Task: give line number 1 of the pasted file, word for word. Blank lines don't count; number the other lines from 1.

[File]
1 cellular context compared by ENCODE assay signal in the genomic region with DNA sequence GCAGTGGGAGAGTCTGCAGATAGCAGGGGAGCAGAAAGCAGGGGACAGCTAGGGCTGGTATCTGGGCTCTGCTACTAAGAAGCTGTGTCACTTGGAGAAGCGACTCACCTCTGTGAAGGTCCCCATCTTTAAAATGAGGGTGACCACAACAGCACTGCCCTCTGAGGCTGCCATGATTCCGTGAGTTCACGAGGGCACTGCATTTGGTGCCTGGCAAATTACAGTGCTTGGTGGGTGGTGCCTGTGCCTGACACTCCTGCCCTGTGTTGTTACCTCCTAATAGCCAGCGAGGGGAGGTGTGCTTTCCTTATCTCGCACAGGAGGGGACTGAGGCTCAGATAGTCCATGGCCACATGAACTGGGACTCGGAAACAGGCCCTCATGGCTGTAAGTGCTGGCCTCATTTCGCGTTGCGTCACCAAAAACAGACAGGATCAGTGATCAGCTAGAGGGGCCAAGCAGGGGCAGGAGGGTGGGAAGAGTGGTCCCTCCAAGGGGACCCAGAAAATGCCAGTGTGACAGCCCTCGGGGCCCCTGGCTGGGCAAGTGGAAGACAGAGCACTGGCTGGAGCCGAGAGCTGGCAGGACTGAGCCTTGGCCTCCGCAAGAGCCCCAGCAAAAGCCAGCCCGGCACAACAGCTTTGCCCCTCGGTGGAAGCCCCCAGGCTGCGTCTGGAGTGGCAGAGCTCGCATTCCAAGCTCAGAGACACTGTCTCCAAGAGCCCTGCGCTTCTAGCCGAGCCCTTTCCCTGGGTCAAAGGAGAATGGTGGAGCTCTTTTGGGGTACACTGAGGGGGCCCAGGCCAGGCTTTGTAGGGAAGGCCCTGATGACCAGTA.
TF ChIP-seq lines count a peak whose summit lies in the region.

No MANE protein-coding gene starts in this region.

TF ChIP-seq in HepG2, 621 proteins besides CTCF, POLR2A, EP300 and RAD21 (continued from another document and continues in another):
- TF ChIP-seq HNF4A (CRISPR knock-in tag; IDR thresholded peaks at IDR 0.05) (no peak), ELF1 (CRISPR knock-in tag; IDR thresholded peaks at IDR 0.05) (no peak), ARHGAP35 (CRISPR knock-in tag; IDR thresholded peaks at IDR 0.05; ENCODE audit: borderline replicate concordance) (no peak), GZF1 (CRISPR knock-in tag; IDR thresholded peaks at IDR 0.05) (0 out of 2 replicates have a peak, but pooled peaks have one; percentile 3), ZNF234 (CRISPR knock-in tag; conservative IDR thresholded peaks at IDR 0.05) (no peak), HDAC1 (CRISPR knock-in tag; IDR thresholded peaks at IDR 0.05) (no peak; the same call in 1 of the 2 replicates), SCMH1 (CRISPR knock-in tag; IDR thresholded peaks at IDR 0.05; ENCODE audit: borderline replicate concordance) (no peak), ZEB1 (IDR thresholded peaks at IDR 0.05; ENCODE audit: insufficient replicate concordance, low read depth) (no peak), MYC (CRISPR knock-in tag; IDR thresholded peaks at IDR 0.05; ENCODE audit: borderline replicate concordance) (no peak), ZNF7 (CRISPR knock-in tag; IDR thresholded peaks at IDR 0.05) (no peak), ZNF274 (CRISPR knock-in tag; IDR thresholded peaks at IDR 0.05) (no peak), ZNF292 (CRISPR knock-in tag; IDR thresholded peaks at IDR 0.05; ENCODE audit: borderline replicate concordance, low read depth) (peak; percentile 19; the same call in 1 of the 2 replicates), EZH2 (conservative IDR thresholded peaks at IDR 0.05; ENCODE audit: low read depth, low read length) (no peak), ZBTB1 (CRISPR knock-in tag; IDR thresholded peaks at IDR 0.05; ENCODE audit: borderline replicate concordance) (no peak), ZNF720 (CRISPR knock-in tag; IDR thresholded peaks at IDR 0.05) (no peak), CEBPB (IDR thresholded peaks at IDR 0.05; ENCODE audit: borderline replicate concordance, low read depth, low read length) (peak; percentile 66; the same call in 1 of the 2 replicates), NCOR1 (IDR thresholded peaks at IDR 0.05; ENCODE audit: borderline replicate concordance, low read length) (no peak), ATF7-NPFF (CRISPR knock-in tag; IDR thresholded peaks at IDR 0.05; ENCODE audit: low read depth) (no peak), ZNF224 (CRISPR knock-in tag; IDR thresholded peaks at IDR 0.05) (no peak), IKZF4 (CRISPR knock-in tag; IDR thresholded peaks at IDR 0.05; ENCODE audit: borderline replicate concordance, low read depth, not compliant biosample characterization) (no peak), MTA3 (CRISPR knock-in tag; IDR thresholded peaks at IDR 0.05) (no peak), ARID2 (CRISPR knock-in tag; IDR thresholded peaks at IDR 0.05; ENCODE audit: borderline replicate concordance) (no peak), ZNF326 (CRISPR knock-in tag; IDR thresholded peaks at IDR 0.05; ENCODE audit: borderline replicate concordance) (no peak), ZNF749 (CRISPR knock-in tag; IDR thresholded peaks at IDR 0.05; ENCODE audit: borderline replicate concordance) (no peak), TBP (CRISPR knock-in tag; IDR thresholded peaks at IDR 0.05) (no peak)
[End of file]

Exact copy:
1 cellular context compared by ENCODE assay signal in the genomic region with DNA sequence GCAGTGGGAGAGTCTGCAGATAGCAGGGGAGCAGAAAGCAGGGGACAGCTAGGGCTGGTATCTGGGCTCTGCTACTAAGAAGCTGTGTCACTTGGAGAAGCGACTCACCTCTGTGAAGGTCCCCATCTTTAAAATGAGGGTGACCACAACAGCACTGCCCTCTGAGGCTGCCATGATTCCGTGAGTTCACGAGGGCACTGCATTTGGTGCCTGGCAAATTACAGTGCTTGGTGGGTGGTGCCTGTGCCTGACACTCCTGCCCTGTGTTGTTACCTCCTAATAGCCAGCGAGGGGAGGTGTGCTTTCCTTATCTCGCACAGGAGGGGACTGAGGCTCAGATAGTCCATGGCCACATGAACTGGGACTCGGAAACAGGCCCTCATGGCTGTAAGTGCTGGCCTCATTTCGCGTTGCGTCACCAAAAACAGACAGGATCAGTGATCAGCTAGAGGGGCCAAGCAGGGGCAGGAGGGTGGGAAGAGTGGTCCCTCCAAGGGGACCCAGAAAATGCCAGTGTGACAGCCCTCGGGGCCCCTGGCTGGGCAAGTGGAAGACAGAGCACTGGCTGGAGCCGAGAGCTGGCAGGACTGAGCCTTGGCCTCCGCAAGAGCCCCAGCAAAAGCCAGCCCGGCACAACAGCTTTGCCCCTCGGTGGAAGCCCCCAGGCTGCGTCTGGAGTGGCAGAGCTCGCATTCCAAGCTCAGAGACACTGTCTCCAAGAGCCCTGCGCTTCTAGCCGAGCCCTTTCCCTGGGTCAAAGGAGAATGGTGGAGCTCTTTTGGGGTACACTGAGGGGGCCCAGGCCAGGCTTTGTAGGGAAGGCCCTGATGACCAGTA.